May 21, 2012 at 11:40 AM | Unregistered Commenterconfused

"Shell proposes B.C. LNG project alongside Korean, Chinese, Japanese partners"

May 21, 2012 at 11:42 AM | Unregistered Commenternot banned yet

Does anyone expect a climate-change fighting British energy minister to tell the truth?

May 21, 2012 at 11:44 AM | Unregistered CommenterRoy

I watched Mr Davey also and I could tell he was lying because his lips where moving.

Also after on the south version they had a story about using poole harbour to create heat in what they were explaining works in the opposite way as your fridge, so far between the council and the Southampton Uni they have been looking into the fesability of this at a cost of 3/4 of a mill.

May 21, 2012 at 11:45 AM | Unregistered CommenterShevva

Ed Davey mouth being worked by DECC officials resulting in terminological inexactitude ? nah... couldn't be.

May 21, 2012 at 12:04 PM | Registered Commentertomo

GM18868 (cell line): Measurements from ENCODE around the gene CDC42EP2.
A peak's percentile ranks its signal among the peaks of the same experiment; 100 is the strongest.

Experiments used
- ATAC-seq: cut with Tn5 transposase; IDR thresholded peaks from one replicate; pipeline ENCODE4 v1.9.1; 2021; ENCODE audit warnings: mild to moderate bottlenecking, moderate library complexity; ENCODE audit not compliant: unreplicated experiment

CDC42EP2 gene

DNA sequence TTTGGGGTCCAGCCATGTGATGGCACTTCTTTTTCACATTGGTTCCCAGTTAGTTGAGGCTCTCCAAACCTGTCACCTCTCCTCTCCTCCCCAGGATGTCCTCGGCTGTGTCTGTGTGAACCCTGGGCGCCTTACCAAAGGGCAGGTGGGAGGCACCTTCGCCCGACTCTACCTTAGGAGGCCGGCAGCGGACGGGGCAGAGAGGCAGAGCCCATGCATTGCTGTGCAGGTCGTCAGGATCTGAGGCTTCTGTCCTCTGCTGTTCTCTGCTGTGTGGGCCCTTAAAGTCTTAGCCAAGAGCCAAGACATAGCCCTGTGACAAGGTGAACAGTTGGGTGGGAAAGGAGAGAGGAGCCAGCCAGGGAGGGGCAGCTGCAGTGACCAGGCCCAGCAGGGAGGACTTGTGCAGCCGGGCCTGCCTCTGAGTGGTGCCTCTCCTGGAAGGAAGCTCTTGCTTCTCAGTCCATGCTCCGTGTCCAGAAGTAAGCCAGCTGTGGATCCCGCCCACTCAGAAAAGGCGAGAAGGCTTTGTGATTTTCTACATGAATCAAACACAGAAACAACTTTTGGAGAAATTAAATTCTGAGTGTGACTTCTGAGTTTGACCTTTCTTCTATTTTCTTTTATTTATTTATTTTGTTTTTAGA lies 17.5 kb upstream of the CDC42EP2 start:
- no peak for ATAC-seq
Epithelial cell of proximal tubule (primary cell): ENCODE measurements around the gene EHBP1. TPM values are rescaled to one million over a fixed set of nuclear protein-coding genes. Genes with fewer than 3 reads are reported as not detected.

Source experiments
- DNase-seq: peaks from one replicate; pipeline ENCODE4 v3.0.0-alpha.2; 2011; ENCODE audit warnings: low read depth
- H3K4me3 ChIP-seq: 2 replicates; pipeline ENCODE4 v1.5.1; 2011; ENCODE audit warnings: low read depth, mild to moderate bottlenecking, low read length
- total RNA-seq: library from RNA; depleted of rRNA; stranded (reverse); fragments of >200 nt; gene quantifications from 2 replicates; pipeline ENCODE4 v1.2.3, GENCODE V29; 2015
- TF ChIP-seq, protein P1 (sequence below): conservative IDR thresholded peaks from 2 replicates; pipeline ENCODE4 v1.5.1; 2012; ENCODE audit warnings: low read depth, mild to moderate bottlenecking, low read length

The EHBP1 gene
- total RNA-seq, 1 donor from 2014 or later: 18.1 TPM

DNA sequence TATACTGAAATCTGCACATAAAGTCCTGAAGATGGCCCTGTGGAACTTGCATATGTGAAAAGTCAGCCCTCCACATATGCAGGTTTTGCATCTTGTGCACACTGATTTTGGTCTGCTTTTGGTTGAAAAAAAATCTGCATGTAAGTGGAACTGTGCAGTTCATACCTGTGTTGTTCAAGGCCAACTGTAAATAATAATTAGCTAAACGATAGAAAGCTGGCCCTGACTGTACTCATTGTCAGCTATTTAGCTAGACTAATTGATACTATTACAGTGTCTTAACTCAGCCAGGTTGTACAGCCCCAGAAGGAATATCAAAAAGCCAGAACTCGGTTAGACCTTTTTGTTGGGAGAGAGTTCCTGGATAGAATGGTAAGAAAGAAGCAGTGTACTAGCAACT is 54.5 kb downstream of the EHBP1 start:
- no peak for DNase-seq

Yes I watched that arrogant, self-promoting, self-enriching, venal, mendacious, incompetent fool, yesterday on Sunday Politics. I do so admire thick politicians who think everyone is as stupid as they are, the lies (that's the polite version) just roll off the tongue so eloquently, do they not? They are truly TAPS, Thick As Pig S??t! AND we are supposed to look up to these individuals?

May 21, 2012 at 12:08 PM | Unregistered CommenterAlan the Brit

May 21, 2012 at 11:45 AM | Shevva

Shevva, Southampton has had a geothermal energy plant since 1986. If it was such a raving economic success they would be all over the south coast of England.

It's at the back of the West Quay shopping mall. I bet most locals wouldn't even know of its existence despite walking past it every day.

May 21, 2012 at 12:19 PM | Unregistered CommenterBilly Liar

Davey did look worried and quite shifty on the Sunday politics, with that frowny, knitted-eyebrows face so beloved of politicians.